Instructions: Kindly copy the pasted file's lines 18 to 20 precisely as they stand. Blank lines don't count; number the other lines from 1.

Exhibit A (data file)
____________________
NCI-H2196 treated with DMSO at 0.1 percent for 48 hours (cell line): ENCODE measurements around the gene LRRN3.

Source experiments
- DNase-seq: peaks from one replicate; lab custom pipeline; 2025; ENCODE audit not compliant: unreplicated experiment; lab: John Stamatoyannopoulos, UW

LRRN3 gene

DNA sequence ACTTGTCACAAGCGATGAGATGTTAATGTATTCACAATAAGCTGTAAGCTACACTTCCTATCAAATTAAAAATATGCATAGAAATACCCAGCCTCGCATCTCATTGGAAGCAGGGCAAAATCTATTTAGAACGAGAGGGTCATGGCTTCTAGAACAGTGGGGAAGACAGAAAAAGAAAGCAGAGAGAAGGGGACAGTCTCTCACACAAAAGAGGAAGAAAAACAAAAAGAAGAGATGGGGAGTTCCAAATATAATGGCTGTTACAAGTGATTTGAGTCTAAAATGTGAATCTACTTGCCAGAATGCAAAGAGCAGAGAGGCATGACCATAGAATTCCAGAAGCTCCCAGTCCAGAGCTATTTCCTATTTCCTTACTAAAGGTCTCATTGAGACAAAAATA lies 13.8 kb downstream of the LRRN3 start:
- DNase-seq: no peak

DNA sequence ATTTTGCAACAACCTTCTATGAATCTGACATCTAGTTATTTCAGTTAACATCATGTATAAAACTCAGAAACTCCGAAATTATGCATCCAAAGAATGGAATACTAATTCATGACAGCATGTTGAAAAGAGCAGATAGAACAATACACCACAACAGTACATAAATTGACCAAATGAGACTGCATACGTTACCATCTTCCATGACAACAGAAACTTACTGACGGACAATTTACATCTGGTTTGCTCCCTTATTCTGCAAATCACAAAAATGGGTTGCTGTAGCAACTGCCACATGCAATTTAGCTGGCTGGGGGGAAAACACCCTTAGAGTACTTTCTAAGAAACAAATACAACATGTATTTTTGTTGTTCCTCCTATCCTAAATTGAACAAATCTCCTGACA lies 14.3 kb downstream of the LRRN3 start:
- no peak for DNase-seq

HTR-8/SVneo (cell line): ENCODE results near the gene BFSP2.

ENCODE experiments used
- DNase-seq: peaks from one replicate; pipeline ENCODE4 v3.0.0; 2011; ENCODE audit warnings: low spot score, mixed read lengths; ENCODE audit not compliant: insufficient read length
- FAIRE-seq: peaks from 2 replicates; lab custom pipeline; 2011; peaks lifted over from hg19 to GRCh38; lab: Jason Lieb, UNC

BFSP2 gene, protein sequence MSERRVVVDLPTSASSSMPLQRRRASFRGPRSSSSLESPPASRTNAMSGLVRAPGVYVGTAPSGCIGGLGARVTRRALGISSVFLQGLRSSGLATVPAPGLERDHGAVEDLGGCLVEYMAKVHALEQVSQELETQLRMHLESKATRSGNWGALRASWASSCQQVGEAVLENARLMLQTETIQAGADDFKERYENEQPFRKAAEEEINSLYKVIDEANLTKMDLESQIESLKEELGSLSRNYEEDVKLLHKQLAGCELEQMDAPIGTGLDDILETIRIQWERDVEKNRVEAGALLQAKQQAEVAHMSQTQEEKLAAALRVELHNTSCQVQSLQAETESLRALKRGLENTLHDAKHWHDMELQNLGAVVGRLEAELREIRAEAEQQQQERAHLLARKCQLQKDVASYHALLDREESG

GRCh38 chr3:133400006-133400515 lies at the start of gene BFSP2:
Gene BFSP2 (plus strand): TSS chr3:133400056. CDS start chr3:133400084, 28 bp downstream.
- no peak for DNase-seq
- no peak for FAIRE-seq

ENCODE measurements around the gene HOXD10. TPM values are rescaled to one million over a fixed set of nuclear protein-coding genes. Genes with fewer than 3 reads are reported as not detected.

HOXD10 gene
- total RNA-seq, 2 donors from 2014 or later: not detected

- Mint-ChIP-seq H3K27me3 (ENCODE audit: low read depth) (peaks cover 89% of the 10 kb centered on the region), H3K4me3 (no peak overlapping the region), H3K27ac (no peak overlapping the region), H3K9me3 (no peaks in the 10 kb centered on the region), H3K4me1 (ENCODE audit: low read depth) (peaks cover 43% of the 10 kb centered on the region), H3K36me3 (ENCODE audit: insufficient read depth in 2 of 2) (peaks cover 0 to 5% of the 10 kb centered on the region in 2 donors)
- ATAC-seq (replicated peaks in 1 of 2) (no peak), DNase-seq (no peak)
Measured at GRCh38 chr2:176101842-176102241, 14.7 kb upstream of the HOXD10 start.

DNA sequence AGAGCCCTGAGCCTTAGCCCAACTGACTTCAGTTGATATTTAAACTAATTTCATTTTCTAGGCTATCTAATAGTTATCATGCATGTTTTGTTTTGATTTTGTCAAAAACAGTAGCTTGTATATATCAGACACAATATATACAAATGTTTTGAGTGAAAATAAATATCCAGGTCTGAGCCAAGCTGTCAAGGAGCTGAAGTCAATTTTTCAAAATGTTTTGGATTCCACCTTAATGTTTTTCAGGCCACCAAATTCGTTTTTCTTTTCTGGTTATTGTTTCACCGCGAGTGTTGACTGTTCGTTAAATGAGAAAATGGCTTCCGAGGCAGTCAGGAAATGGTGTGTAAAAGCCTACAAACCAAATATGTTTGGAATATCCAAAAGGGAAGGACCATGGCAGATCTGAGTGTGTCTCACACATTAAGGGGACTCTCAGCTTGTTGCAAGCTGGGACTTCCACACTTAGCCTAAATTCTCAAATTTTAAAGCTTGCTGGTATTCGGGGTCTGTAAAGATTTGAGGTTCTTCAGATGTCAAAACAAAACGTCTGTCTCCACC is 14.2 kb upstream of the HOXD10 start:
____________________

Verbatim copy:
ENCODE measurements around the gene HOXD10. TPM values are rescaled to one million over a fixed set of nuclear protein-coding genes. Genes with fewer than 3 reads are reported as not detected.

HOXD10 gene
- total RNA-seq, 2 donors from 2014 or later: not detected